Submitted By jajayhj
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Formula’s you should KNOW
• IS: Y = c0 + c1(1-t)Y + I(Y,i) + G + NX
– Goods market equilibrium

• LM: M/P = YL(i)
– Money market: higher interest decreases money demand

• AD: Y = Y(M/P , G, T)
– Equilibria in goods and money market

• AS: P = (1 + μ)PeF(1 – Y/L , z)
– Equilibrium wage market
– WS: W = Pe.F(u, z) u = 1 – N/L ; Y = N & in MR Pe = P
– PS: W/P = 1/(1+μ) real wage W/P is constant

Shifting Dynamics
• The trick to understanding the dynamics in ISLM, AS-AD and Ls-Ld is to know

The initial situation is believed to be stable: Y = Yn
That SR means a few years
Where movement is initiated
How it affects everything else
That Yn has “magnetic pull” in the MR and LR
Money is neutral in the MR  monetary policy only affects price level
– Fiscal policy is also ineffective in the MR

Exercise
• The wage setting relationship of the workers is W = Pe *
15/100u , where W is wage, Pe is expected price level and u is unemployment rate. A typical firm set prices according to the following price setting relationship P = W/3. Output is produced with the following production function Y = 2N, where N is the number of workers hired. The labour force is
100 000.
• What is natural rate of unemployment?
• What is potential output?
• Is this economy sustainable in the long run?

Solution
In MR, Pe = P 
– W / P (Price Setting) = W / Pe (Wage Setting)
 3 = 15 / 100u
– 100u = 5 and u = 0.05

Given the labour function Y = 2N
• GDP = Y = 2*(100,000 * 0.95) = 190,000
Sustainable?
Markup ~ W/P = 2/(1+mu) = 3
Thus 2/3 = 1 + mu mu = -1/3

What happens?
1.
2.
3.
4.

Decrease of bank reserves
Higher government expenditure
Rise in bargaining power
Productivity increase (see pdf on the Hub)

Rise in Government Spending
1. IS: Z = C(Y-T) + I(Y, i) + G

Shift in IS curve to the right
This means increase in Y > Yn and increase in i

2. AD: Y = Y(M/P , G, T)

AD curve shifts right and follows IS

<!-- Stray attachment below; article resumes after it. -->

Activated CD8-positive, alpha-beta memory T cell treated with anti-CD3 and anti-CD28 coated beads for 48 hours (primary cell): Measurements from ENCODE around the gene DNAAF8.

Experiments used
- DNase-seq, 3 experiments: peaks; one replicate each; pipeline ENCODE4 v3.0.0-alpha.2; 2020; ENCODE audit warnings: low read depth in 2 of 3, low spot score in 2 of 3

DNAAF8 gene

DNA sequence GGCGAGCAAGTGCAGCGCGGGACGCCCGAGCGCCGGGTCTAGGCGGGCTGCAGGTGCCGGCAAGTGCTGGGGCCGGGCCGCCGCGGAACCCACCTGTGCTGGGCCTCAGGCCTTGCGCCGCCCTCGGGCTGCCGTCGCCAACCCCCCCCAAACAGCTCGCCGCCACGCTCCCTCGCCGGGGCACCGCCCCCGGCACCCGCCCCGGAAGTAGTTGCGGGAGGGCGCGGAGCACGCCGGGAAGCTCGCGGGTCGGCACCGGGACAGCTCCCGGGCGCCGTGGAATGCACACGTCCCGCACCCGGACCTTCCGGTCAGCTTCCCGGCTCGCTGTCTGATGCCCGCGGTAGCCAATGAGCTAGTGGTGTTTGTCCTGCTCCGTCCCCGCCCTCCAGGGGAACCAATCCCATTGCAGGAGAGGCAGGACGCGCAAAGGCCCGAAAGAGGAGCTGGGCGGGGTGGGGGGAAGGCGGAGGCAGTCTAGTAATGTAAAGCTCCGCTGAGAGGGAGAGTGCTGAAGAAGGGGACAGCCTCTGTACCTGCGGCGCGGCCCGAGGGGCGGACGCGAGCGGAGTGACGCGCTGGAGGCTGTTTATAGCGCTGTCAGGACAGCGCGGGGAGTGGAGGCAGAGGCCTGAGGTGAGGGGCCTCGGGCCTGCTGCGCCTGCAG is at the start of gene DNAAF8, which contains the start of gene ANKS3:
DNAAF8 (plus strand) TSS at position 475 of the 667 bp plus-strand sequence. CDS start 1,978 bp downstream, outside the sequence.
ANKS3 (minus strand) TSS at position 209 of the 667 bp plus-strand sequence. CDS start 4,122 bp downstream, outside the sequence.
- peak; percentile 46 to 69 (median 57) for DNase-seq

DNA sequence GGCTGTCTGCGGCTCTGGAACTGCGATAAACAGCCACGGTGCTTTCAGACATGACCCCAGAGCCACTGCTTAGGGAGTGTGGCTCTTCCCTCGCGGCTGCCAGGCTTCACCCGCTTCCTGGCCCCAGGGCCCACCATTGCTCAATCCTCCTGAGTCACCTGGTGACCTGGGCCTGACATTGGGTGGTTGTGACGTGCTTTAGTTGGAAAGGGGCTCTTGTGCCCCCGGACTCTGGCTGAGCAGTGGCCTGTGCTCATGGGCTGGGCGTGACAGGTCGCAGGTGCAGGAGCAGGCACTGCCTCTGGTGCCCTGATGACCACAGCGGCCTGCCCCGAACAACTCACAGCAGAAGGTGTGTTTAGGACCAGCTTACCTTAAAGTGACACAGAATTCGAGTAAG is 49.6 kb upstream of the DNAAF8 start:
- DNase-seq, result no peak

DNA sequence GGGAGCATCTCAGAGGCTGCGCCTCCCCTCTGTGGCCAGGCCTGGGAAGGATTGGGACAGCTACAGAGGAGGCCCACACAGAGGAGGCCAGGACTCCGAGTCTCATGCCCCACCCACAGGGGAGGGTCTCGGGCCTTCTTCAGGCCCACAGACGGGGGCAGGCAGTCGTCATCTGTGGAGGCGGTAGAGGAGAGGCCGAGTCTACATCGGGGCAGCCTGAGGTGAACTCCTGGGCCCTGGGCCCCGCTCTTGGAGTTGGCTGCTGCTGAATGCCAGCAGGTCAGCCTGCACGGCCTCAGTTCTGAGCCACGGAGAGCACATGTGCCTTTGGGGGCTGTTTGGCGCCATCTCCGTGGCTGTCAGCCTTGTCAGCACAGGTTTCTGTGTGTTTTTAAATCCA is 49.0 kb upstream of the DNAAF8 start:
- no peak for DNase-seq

But moves slightly less due to increase in Prices P

Rise in Government Spending
3. LM: M/P = Md/P =Y.L(i)

LM responds to changes -> higher Y and higher I => ambiguous effect
Rising prices lead to a small shift left of the LM-curve

4. AS: P = (1 + μ)PeF(1 – Y/L , z)

Price rise leads to friction between current prices and expected prices => Adaptive expectations
As long as expected price is below actual price AS keeps shifting Rise in Government Spending
5. LM: Shifts back following the AS shifts (higher
P and decreasing Y)
Result: Same equilibrium output Y but higher prices and higher interest rate
- How do investments and consumption evolve over time?

Rise in bargaining power
1. W/Pe = F(u, z): Wage setting curve moves right, while price setting P = W*(1 + μ) is stable –

This means an increase in natural rate of unemployment and thus a decrease of potential output Yn
Additionally, higher z means higher W and given that μ is a constant, prices P need to rise

Rise in bargaining power

Rise in bargaining power
2. AS: P = (1 + μ)PeF(1 – Y/L , z) shifts left due higher z

This is accompanied by higher prices P and declining Y as it should be

3. LM follows AS because the higher prices are increasing demand for money, while M is assumed to stay constant => increasing interest rate
4. This cycle continues until new equilibrium Yn’

Increase in Productivity
• Production function: Y = N
• Increase in productivity: Y = AN (A > 1)
– TC = WN = WY/A -> MC = W/A
– PS: P = W/A * (1 + mu) -> P goes down
– W/P = A/(1 + mu)
• Real wage jumps up following the increase in A

– In MR: PS and WS have to be in equilibrium again
• when Pe = P

Price-setting & Wage-setting

What happens in MR?
• PS-WS shows that unemployment will decrease permanently following the productivity increase => Y will move towards a new higher potential output Yn
– Yn = (1 – un)*AL
– Decrease in u and increase in A show that Yn has to increase in MR!

Firms will increase supply at lower costs
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